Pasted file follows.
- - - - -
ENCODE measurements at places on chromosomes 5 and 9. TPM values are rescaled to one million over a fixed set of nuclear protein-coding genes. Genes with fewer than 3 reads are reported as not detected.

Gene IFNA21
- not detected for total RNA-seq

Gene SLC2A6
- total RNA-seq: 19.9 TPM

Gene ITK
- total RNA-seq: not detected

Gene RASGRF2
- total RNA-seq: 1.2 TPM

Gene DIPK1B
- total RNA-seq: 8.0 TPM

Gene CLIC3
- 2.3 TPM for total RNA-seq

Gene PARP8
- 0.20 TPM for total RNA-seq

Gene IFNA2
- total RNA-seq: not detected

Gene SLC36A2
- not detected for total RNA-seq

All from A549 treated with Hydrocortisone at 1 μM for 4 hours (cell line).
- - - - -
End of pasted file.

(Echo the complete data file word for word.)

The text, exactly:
ENCODE measurements at places on chromosomes 5 and 9. TPM values are rescaled to one million over a fixed set of nuclear protein-coding genes. Genes with fewer than 3 reads are reported as not detected.

Gene IFNA21
- not detected for total RNA-seq

Gene SLC2A6
- total RNA-seq: 19.9 TPM

Gene ITK
- total RNA-seq: not detected

Gene RASGRF2
- total RNA-seq: 1.2 TPM

Gene DIPK1B
- total RNA-seq: 8.0 TPM

Gene CLIC3
- 2.3 TPM for total RNA-seq

Gene PARP8
- 0.20 TPM for total RNA-seq

Gene IFNA2
- total RNA-seq: not detected

Gene SLC36A2
- not detected for total RNA-seq

All from A549 treated with Hydrocortisone at 1 μM for 4 hours (cell line).